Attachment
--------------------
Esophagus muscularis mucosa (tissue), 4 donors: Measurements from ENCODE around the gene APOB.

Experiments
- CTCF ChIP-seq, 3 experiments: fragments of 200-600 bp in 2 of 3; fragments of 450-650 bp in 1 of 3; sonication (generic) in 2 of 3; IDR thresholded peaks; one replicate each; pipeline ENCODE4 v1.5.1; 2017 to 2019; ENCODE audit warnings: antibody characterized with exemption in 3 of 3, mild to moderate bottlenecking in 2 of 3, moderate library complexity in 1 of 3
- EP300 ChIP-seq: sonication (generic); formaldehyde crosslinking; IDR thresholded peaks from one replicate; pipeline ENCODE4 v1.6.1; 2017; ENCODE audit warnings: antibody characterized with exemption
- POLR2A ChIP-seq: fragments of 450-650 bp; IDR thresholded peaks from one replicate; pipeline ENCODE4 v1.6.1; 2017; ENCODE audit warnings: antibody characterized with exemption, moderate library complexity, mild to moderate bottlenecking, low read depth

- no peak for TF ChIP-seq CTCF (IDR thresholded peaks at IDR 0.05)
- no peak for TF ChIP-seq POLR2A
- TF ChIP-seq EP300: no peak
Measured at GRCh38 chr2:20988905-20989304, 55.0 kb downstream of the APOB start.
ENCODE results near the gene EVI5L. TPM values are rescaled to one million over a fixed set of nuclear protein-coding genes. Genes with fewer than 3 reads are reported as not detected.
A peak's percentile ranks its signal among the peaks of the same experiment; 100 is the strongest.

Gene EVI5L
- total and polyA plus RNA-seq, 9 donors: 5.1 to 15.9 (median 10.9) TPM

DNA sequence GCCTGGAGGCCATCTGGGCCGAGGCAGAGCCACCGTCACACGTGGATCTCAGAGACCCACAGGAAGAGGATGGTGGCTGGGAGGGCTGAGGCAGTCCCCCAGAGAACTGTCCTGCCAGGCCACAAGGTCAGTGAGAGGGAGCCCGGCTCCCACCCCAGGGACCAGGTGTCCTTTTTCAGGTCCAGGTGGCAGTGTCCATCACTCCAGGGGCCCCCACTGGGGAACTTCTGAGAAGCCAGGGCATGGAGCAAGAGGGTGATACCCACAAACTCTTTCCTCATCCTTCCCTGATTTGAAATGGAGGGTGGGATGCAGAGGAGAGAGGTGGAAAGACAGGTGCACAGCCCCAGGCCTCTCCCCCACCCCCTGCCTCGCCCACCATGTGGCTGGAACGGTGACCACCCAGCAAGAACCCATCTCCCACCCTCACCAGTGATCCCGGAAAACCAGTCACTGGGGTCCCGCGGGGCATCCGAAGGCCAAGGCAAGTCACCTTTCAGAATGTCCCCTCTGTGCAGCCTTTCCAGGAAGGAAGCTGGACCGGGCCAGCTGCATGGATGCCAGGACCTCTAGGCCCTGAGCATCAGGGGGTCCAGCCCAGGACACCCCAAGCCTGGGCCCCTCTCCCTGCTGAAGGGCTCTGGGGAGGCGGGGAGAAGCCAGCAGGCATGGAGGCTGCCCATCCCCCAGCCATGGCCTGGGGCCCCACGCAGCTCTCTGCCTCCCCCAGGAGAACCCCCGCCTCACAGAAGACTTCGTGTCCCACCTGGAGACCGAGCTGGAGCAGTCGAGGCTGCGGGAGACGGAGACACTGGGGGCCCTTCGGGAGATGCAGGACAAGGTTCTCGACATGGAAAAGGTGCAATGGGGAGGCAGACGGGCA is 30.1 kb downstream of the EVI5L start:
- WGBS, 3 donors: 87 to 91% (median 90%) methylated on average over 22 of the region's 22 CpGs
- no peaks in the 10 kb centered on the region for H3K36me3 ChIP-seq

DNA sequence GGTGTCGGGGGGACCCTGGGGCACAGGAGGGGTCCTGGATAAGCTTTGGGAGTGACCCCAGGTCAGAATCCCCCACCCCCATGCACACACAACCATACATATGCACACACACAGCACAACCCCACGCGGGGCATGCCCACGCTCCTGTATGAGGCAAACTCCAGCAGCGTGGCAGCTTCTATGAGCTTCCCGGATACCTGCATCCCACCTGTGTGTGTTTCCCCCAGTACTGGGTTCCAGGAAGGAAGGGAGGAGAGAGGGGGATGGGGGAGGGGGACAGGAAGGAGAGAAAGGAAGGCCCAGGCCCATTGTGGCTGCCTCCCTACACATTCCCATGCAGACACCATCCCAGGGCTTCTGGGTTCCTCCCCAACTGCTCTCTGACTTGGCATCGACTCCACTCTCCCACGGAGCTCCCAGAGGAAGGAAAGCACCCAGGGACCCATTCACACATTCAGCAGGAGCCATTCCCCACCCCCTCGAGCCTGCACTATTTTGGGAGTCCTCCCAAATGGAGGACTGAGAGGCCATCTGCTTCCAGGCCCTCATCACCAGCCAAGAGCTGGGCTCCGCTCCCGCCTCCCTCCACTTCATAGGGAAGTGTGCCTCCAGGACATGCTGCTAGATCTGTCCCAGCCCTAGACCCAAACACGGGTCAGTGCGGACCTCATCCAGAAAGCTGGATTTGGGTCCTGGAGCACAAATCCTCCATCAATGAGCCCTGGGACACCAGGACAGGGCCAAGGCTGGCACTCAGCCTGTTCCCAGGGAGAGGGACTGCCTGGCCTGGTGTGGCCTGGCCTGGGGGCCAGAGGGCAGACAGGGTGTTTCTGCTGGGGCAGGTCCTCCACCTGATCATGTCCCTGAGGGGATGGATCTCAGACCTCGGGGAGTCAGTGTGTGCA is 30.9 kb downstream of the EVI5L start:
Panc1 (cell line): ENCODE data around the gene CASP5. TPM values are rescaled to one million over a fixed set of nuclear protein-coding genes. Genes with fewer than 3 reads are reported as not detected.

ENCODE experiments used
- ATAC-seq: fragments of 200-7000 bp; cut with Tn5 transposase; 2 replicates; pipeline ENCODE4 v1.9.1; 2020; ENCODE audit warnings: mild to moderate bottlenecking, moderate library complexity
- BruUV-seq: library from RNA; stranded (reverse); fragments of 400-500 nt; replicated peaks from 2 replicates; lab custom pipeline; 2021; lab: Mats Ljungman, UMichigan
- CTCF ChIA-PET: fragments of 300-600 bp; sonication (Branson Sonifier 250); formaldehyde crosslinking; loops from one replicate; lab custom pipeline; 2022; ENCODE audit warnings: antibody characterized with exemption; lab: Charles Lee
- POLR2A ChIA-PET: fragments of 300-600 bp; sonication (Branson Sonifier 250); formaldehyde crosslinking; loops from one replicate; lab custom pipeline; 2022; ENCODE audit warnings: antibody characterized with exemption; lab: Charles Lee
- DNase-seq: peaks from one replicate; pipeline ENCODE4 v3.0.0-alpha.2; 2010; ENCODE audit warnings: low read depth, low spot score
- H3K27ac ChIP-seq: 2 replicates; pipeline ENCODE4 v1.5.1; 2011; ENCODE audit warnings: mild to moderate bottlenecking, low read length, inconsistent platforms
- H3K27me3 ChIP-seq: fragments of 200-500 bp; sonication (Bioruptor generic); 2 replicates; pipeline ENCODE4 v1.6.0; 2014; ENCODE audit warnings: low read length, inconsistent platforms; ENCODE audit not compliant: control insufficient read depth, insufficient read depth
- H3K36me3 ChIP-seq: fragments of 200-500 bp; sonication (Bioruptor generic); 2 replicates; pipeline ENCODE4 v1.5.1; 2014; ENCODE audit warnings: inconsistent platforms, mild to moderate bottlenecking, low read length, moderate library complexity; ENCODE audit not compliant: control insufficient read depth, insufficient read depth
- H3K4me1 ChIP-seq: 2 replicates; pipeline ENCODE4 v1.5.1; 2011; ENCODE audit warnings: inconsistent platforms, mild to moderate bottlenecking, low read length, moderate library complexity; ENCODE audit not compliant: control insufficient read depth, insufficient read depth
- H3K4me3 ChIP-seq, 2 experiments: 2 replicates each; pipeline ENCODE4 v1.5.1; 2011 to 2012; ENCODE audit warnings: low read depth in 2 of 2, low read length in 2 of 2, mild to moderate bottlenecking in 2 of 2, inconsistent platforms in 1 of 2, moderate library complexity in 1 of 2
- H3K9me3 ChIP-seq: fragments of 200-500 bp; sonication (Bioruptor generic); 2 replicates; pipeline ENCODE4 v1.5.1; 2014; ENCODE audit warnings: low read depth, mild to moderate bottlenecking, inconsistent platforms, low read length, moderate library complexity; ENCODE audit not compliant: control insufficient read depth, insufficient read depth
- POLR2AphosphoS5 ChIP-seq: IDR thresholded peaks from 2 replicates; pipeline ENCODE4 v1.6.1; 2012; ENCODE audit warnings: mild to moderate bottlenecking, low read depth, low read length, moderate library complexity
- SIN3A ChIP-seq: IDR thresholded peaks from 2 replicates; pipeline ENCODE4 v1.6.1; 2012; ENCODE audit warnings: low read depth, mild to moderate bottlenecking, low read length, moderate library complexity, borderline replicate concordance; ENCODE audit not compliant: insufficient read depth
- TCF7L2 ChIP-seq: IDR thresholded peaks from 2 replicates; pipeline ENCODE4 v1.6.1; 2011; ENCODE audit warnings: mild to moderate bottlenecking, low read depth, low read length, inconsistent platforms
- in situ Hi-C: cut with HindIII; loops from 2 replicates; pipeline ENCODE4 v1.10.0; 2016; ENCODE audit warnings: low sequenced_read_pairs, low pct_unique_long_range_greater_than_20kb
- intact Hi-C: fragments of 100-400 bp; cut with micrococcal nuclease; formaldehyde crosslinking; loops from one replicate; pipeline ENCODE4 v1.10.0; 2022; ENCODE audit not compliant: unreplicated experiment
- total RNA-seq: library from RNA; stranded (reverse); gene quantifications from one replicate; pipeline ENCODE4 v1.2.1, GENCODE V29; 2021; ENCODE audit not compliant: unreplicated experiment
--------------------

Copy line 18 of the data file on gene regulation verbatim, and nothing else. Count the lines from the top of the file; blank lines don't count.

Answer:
Panc1 (cell line): ENCODE data around the gene CASP5. TPM values are rescaled to one million over a fixed set of nuclear protein-coding genes. Genes with fewer than 3 reads are reported as not detected.